New York Journal of Student Affairs

New York Journal of Student Affairs

For Authors

The New York Journal of Student Affairs (NYJSA) accepts all forms of scholarship that address the practical application to contemporary student affairs practice.

The journal has maintained a consistent mission of being a place for both scholars and practitioners to publish new ideas and best practices that inform the fields of student affairs and higher education. We seek reviewers from a variety of backgrounds who can bring diverse perspectives and expertise to the review process.

To that end, NYJSA has a developmental philosophy and has strived to engage experienced and new authors in the peer reviewed publishing process, to affirm their work, provide constructive feedback, and worked to move their piece to publication, often becoming a place for first time publications. We believe in this mission and believe that there should be a journal that is accessible for all.

Author Audience

Established Faculty and Professionals – The journal invites established authors for individual work or in conjunction with their student research teams to submit original research or literature reviews on contemporary topics to inform professional practice.

New Faculty - This journal particularly supports new faculty members as they begin their publishing careers, offering extensive feedback and coaching to support successful publishing their manuscripts.

Graduate Students and New Professionals – Manuscripts that feature the work of current doctoral students and/or recent graduates/new professionals (1-3 years post masters or doctoral work).

Content Invited

NYJSA invites all forms of scholarship recognized in the 7th edition of the Publication Manual of the American Psychological Association including original empirical research, literature reviews, theoretical articles, methodological articles, and case studies. Thoughtful essays and historical overviews are accepted. The journal encourages:

Empirical Research – Manuscripts that report the results of empirical research related useful the student affairs practice and practitioners. Qualitative and quantitative methods are accepted.

Research to Improve Practice – Manuscripts that describe new programs, practices, or initiatives, are supported through literature, provide evaluative information, and provide considerations for campus adaptability and implementation.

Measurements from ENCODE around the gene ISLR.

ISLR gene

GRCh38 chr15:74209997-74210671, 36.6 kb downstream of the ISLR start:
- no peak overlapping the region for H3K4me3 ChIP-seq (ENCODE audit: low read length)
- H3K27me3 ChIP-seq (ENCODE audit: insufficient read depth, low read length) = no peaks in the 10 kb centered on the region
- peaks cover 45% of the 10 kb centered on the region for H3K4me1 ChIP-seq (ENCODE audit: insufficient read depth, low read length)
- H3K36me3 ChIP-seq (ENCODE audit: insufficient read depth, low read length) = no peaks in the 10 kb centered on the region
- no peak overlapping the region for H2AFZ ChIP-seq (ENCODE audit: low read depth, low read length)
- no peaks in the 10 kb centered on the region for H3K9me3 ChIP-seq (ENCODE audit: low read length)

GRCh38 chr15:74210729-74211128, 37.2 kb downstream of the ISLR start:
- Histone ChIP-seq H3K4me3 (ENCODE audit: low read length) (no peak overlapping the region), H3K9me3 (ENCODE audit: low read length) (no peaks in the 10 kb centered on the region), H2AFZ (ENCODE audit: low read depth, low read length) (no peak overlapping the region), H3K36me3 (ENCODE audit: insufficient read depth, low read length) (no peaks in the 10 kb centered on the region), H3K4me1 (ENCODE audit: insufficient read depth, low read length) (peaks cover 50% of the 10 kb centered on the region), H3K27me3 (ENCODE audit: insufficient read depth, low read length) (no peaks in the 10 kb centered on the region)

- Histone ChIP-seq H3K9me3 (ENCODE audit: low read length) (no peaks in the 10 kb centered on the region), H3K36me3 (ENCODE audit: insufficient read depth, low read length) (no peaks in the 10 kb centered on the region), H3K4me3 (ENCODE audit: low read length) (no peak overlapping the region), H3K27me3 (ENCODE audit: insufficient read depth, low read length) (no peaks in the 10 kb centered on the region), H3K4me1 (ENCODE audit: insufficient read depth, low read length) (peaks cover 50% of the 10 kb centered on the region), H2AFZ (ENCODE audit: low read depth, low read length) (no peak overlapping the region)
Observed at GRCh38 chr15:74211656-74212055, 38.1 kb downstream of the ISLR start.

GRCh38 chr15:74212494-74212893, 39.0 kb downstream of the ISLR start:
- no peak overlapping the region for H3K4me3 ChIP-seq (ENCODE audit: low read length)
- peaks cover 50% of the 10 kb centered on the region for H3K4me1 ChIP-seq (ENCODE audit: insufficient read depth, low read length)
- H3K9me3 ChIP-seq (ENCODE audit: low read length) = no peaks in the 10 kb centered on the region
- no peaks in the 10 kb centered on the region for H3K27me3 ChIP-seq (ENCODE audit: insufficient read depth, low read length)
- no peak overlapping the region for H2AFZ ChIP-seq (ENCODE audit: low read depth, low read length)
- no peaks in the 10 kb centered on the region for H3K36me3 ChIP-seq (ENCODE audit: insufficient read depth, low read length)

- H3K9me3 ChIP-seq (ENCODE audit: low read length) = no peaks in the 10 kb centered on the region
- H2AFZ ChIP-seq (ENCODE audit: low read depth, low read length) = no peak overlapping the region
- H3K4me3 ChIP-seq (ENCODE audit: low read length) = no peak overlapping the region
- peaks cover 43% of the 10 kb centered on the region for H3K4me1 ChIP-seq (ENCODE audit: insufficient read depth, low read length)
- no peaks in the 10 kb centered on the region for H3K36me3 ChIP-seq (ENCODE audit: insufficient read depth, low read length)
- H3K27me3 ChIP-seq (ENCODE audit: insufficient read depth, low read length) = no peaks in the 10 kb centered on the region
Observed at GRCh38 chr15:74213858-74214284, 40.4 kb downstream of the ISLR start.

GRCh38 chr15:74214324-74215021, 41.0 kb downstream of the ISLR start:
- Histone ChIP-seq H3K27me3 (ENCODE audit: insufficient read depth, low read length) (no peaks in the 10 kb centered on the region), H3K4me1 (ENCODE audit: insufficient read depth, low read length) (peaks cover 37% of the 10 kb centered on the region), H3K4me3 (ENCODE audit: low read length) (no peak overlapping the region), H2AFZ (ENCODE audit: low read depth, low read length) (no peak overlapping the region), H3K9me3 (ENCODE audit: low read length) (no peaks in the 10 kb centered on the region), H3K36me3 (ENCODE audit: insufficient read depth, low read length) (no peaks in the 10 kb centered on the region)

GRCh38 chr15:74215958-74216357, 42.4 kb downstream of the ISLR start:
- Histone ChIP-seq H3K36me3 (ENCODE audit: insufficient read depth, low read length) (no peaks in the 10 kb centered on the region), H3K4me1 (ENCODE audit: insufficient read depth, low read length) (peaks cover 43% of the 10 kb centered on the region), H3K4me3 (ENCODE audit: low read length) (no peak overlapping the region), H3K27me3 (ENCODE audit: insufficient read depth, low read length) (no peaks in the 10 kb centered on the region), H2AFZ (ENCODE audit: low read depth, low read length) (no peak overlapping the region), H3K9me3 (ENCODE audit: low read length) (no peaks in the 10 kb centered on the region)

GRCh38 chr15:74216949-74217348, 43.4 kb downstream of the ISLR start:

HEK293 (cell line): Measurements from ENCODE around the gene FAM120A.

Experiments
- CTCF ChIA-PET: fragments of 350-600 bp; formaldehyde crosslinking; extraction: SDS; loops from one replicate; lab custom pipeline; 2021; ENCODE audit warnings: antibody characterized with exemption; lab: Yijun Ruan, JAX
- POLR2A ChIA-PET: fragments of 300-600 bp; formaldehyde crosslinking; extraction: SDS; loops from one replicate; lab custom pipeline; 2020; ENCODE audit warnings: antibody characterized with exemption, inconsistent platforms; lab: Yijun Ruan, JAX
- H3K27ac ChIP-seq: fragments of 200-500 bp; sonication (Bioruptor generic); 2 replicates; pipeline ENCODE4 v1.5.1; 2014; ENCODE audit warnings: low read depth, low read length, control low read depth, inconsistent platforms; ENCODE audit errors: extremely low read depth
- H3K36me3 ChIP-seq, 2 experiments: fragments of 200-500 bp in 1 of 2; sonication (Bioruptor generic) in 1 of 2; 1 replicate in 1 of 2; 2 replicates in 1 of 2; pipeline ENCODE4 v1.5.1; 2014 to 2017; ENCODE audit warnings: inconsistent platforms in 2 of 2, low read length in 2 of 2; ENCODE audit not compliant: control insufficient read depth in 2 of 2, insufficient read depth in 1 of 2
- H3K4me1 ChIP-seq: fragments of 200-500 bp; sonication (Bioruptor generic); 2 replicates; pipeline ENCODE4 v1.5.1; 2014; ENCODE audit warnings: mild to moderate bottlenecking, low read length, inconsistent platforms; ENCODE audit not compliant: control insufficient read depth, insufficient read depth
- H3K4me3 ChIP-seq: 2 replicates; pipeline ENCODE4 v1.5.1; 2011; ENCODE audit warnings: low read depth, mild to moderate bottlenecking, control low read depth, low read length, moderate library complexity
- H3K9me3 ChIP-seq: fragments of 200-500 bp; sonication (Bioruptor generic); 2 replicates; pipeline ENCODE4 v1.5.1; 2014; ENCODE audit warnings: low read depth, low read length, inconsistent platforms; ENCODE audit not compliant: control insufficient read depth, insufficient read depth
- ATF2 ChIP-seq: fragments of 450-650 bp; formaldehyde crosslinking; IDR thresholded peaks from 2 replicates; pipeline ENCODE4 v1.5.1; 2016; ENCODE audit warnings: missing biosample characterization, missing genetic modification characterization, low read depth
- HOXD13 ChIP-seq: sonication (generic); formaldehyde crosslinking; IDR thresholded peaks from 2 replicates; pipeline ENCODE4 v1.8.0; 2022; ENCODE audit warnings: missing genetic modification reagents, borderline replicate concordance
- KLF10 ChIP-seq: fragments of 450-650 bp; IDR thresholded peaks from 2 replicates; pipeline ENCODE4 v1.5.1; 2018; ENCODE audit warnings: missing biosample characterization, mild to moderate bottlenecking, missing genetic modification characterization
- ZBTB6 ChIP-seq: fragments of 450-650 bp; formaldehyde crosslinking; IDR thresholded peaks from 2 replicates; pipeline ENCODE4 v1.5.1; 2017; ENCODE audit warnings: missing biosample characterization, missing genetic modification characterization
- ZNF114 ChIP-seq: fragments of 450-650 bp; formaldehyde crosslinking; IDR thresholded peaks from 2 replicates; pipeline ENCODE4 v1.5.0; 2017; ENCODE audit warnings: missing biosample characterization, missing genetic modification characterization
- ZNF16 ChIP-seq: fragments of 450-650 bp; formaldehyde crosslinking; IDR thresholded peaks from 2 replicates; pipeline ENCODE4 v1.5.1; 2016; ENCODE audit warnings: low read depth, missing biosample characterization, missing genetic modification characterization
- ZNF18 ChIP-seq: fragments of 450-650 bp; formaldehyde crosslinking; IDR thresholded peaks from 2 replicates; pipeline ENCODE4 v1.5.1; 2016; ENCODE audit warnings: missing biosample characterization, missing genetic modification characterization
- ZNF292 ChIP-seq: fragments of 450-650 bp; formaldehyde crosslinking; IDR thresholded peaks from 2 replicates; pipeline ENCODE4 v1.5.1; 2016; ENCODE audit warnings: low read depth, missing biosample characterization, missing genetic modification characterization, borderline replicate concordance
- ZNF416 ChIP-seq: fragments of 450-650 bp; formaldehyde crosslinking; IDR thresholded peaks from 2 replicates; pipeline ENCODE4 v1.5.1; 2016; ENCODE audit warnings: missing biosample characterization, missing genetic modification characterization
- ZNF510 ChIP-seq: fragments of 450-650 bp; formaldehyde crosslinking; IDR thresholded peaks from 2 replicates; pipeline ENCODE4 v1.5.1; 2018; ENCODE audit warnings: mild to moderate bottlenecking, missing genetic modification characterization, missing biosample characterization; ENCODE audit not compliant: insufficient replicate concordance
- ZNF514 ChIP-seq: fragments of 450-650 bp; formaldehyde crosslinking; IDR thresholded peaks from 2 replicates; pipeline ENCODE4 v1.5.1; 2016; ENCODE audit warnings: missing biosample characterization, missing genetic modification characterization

Literature Reviews – Manuscripts that synthesizes historical and/or emerging literature on topics critical to student affairs and higher education.

Media Reviews – Manuscripts that summarize and analyze all forms of publication open to and useful for student affairs practitioners, including books, reports, video, and other forms of electronic content.

Essays and Historical Overviews – Manuscripts that reflect on specific research or theories; offer thoughtful opinions on topics of current interest and/or importance; respond to historical concerns, on-going debates, or essays or articles in this or other scholarly journals; or offer thoughtful reflection on the state of student affairs, higher education, or the profession.

Invited Pieces – The NYJSA Editor may solicit invited manuscripts from leaders in the field and on topics important to student affairs for publication in the journal.

Submission and Publication Schedule

Submissions for the Journal – Submissions are accepted continuously (no fixed submission deadlines).

Publishing Schedule – The NYJSA publishing year is January 1 – December 31. The online format allows for continuous publishing within the publishing year. Accepted manuscripts will be published online upon completion of the full review process for acceptance.

Submissions may be submitted via the Submit Article link.

General Guidelines for All Manuscripts

All manuscripts submitted the NYJSA should:

  • Be prepared according to the 7th edition of the Publication Manual of the American Psychological Association.
  • Use appropriate inclusive language, following guidelines in the APA 7th edition.
  • Use APA 7th verb usage guidelines. Use past tense for the literature review and methodology. Use present tense for the findings and the discussion. Use active voice as much as possible. Academic writing is clear and concise, not complex, or convoluted.
  • Be submitted in Microsoft Word document file format.
  • Manuscripts is a maximum of 3500-7000 words in length unless an exception has been granted by the journal editors.
  • Be double spaced in all aspects of the manuscript, including references, tables, figures, and quotations.
  • Use Times New Roman 12-point font.
  • Use uniform one-inch margins.
  • Employ italics where appropriate in APA format, rather than underlining (except with URL addresses)
  • Place all illustrations, figures, and tables within the text at the appropriate points, rather than at the end.
  • Should include doi information for reference citations whenever available, or URLs for the references if a doi alternative is not possible.
  • Include an abstract of 100 words.
  • Include a robust Keywords listing.
  • Use running heads and number all pages beginning with the title page.
  • Not use footnotes; include all sources and information within the text consistent with APA 7th philosophy.
  • Begin the reference list on a new page.

In consideration for publication of the article, the author(s) assign the Academic commons all copyright in the article, subject to the expansive personal-use exceptions described in the full copyright descriptions at this link

Privacy Statement

The names and email addresses entered in this journal site will be used exclusively for the stated purposes of this journal and will not be made available for any other purpose or to any other party.